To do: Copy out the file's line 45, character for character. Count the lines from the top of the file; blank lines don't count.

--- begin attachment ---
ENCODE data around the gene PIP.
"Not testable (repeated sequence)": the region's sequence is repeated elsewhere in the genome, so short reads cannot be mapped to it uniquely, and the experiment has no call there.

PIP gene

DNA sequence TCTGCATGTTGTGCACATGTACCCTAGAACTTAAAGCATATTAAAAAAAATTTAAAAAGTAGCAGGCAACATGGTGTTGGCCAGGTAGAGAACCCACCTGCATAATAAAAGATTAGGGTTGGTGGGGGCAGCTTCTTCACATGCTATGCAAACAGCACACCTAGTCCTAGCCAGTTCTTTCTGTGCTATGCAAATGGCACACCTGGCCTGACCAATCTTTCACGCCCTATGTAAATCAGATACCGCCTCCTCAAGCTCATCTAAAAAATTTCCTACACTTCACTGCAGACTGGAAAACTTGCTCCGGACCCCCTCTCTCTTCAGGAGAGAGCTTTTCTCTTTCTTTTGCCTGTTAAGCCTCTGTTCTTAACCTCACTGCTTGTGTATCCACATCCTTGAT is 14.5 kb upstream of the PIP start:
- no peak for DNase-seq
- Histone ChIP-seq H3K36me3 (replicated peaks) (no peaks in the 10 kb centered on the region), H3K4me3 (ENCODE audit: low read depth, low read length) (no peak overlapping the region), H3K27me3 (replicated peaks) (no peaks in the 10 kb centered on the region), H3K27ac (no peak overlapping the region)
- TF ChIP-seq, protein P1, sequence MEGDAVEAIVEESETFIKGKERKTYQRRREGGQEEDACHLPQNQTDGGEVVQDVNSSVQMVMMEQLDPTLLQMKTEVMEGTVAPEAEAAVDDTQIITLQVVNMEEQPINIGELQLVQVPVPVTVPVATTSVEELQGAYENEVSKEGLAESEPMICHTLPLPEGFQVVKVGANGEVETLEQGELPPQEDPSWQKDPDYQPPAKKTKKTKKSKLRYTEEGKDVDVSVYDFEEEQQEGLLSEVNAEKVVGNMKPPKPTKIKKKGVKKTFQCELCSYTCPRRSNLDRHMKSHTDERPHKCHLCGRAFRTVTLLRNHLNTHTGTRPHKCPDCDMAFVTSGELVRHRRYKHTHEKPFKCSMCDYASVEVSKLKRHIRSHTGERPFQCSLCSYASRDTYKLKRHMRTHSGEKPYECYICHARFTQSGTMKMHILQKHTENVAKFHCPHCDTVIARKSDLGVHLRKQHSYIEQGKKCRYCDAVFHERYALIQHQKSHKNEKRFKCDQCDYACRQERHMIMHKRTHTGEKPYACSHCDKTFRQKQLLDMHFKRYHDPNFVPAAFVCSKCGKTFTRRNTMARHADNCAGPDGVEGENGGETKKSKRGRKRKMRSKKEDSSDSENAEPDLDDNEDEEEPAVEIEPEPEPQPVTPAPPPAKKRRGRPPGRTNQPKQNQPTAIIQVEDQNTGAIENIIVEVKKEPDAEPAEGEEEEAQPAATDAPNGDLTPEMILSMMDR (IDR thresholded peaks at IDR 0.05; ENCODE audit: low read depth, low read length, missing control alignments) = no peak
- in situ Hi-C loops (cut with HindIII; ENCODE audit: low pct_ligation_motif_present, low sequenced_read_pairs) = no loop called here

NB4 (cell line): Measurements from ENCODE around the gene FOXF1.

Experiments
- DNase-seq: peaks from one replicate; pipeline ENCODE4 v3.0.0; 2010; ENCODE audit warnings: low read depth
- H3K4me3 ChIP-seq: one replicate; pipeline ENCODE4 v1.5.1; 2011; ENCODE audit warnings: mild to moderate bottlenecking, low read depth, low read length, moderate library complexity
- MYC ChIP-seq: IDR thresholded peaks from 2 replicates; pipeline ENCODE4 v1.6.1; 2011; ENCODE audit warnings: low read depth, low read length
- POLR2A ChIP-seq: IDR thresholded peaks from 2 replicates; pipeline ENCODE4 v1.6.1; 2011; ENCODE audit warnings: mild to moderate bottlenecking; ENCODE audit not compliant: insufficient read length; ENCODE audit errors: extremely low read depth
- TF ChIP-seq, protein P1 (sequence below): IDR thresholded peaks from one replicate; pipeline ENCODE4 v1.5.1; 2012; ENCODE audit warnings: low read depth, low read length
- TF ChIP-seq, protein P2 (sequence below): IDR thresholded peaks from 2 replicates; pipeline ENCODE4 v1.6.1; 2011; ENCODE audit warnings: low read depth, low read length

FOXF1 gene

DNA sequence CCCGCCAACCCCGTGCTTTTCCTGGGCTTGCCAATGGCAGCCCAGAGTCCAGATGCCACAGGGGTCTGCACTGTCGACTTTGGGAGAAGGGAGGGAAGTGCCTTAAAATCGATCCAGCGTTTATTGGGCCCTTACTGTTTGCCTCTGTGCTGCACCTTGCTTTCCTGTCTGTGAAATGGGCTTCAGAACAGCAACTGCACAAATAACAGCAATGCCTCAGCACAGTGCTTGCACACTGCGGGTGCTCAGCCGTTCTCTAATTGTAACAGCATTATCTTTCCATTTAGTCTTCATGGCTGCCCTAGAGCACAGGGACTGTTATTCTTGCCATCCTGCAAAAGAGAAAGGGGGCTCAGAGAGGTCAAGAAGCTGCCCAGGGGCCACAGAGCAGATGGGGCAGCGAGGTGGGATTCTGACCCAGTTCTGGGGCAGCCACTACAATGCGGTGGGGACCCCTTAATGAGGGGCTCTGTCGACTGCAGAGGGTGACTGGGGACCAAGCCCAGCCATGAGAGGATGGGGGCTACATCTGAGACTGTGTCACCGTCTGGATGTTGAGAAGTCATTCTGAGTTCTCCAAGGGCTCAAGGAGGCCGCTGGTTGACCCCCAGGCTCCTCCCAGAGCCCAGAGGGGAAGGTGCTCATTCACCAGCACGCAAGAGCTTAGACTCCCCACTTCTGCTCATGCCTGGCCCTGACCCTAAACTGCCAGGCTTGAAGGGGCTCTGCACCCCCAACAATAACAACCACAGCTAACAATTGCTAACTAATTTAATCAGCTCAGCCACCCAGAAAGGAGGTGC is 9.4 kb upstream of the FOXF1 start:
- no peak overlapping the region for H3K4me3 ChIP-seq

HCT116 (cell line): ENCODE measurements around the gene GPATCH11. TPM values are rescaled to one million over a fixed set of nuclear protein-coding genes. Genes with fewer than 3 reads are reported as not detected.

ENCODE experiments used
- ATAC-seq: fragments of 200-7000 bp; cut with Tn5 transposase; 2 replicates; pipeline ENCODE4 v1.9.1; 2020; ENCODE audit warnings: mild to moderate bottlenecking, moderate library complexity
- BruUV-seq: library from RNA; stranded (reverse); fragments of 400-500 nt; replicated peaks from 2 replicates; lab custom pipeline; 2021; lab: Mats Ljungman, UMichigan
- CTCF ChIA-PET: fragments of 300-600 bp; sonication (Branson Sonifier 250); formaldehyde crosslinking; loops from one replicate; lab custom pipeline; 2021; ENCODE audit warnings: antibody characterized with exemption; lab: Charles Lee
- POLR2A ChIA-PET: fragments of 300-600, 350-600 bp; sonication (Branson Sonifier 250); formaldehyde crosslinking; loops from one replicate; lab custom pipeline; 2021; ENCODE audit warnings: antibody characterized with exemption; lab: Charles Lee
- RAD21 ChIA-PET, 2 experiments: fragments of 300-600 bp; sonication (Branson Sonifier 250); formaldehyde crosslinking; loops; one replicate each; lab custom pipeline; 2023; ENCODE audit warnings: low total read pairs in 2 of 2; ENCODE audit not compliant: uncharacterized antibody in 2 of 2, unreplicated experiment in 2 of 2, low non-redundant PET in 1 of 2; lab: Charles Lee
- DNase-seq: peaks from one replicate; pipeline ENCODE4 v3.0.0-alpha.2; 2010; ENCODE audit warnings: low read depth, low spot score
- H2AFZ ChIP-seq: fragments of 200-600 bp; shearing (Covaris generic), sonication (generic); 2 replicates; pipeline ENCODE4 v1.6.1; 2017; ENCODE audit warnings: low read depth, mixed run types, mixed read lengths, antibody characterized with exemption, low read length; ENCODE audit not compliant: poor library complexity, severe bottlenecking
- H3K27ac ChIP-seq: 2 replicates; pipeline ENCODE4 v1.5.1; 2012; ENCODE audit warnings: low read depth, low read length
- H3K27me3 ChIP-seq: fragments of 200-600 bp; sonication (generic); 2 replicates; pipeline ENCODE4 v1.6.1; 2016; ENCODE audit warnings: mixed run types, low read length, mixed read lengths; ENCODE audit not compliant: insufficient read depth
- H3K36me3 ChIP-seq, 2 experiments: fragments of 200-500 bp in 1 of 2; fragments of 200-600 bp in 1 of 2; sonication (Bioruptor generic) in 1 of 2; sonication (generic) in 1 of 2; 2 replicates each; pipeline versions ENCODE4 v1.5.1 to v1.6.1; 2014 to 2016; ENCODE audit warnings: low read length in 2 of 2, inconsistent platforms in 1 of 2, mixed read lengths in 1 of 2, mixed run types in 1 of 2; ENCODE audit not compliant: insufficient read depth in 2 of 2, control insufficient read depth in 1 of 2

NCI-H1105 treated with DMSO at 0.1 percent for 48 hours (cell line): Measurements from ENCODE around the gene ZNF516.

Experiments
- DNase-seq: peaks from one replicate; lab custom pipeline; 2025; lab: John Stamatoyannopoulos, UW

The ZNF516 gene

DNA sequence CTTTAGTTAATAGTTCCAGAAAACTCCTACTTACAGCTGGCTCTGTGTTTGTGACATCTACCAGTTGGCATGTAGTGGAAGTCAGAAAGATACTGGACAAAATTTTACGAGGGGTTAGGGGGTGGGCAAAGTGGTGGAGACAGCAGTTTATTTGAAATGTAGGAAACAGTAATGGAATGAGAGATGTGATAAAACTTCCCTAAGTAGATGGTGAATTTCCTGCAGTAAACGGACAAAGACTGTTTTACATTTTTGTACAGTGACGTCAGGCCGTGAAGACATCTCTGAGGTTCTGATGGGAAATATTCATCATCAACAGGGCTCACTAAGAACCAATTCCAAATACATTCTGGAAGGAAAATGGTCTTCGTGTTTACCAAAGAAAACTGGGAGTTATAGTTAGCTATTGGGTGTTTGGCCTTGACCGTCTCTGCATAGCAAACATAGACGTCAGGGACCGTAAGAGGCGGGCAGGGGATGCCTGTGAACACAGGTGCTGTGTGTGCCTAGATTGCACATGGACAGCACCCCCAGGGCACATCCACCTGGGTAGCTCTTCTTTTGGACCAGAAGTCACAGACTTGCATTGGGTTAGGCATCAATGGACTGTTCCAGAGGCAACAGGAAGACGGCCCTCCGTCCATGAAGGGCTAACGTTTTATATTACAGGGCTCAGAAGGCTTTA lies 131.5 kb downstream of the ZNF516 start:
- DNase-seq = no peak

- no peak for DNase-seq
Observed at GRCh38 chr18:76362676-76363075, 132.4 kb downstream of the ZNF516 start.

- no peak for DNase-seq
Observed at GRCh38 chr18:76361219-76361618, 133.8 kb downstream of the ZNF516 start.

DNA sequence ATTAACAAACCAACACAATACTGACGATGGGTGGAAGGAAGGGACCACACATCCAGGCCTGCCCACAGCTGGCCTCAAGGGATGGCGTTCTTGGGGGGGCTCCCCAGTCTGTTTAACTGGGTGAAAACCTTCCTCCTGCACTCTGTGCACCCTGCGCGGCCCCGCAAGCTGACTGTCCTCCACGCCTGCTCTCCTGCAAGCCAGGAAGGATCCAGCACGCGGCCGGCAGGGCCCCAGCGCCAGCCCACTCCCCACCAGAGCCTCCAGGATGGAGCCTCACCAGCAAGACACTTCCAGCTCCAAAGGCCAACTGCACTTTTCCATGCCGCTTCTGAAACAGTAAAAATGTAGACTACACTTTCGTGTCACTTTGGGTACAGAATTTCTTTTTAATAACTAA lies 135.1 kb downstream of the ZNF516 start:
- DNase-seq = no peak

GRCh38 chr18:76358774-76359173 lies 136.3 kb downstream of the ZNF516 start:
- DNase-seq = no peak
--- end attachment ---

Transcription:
- DNase-seq = no peak